Sunday, February 9, 2014

What I Learned @teachSDA

It's Winter Olympic's time and I will reignite my unexplainable addiction to Curling.  I don't really understand it but I can't stop watching it.

This weeks discussion will be about formative and summative assessment.  The first article is 'homework' to be a little prepared for the discussion.  Should formative assessment always be graded?

1. Using Homework As Formative Assessment
Within my district there is quite a debate going on about the difference between formative and summative assessments.  Specifically, the administration in my school district has developed a common syllabus for our teachers this year which states that 30% of a student’s grade should be made up of formative assessments (homework, journals, etc.) and the remaining 70% should be made up of summative assessments (quizzes, tests, exams).  I am on the side that is arguing that a formative assessment should never be graded – it is supposed to be used as a tool to evaluate teaching so that adjustments can be made to instruction.

2. 5 Tips to Help Teachers Who Struggle with Technology
"I'm not very tech savvy" is the response I usually hear from teachers that struggle with technology. Whether it's attaching a document to an email or creating a PowerPoint, some teachers really have a difficult time navigating the digital world. As schools around the globe begin to embed the use of technology in their learning environments, these teachers can be left feeling frustrated and marginalized by the new tools they are required to use but do not understand.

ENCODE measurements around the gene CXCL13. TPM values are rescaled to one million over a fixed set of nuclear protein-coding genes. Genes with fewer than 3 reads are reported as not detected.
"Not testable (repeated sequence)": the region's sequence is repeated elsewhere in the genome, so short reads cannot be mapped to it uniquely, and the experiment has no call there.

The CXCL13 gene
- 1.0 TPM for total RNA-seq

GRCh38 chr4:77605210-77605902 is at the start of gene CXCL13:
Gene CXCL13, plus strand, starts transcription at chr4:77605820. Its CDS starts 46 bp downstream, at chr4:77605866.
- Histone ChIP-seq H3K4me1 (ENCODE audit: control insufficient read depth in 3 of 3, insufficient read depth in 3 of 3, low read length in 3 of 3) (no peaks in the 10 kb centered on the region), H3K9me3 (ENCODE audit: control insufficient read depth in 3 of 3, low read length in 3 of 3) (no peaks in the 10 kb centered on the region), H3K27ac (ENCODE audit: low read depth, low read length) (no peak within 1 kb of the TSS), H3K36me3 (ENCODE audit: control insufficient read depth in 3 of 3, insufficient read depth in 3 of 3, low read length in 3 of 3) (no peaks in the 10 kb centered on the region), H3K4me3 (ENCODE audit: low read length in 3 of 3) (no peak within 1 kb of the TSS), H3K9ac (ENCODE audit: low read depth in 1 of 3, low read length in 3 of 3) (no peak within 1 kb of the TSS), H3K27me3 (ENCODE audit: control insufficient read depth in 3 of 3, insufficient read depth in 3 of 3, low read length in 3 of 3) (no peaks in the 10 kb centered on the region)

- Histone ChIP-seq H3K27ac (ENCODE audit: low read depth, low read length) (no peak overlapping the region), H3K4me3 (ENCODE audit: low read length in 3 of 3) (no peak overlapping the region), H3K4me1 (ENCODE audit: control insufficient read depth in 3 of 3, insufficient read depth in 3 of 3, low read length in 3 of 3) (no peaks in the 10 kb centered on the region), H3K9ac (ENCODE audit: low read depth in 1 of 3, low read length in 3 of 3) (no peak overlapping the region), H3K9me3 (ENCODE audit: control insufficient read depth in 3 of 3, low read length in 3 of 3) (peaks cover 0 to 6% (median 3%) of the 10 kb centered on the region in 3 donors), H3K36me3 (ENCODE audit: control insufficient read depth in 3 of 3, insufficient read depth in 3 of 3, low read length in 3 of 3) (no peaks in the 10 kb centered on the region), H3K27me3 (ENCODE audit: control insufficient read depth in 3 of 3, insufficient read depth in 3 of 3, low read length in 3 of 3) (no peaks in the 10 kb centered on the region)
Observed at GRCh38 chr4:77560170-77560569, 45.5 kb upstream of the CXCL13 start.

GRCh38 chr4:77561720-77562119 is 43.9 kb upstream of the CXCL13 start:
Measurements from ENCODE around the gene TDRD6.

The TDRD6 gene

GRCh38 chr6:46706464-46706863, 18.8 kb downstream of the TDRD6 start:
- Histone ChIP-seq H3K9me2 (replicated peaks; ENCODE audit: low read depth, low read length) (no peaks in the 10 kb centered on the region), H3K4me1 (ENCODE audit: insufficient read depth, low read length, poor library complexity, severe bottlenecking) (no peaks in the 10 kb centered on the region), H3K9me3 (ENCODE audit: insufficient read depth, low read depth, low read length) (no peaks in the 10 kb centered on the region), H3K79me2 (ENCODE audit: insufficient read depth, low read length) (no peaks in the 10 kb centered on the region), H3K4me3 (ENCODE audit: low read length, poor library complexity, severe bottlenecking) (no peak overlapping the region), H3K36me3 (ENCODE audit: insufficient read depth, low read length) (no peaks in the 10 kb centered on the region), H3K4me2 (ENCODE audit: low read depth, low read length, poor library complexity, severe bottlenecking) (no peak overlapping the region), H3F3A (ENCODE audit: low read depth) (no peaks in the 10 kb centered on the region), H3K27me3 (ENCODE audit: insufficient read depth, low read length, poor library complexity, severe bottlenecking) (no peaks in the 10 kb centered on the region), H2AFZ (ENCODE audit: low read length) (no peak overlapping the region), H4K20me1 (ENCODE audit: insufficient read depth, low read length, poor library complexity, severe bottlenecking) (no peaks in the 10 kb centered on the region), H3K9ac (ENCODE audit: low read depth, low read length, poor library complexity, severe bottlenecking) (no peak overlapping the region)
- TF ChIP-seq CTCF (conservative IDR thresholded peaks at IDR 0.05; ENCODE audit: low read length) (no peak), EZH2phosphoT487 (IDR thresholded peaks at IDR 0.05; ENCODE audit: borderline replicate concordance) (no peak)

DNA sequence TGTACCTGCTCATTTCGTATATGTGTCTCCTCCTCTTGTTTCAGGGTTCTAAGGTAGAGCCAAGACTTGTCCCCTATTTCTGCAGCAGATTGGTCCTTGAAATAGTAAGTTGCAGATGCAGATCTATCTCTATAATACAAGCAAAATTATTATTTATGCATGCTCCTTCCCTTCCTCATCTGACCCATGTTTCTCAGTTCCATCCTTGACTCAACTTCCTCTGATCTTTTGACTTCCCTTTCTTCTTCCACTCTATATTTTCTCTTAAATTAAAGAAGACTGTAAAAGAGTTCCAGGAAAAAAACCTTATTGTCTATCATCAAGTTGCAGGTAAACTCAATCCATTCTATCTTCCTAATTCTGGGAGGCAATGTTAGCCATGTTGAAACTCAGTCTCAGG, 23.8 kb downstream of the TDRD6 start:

3. The Superintendency and Social Networking
“When you hire me, you don’t just get me, you get my network.”
At least, that’s what I argued four years ago when I interviewed for the superintendency.

4. How Rewards Can Backfire and Reduce Motivation
Surely one of the best ways to generate motivation in ourselves and others is by dangling rewards?Yet psychologists have long known that rewards are overrated. The carrot, of carrot-and-stick fame, is not as effective as we’ve been led to believe. Rewards work under some circumstances but sometimes they backfire. Spectacularly.

5. Tons of Google Forms For Teachers, Administrators and Students
This is basically a treasure trove packed full of handy Google forms you can use with your students in the classroom. There are also forms for administrators and another selection for professional development. So those of you who do not have time to design their own forms, this page is a must bookmark for future reference. If you are not yet familiar with how to use Google Forms and want a head start, check out the resources below.

6. How to Use Wild Hog Questions in the Classroom
Eighty percent of what we do as learning engineers is ask questions. Because this is such a big part of what we do to inspire learning, we should do it really well!

7. Are You Not Entertained? How to Build a Dynamic Lecture
Most educators agree that since the Middle Ages, the lecture has been over-used. Where agreement ends is on the question of its advantages and disadvantages as an instructional approach.

8. Building Brain Literacy in Elementary Students
For many students, the brain isn't a hot topic of conversation. This is especially true for younger students who are still trying to understand the world around them, and are still far from developing physiological self-awareness of the very thing that gives them that self-awareness.

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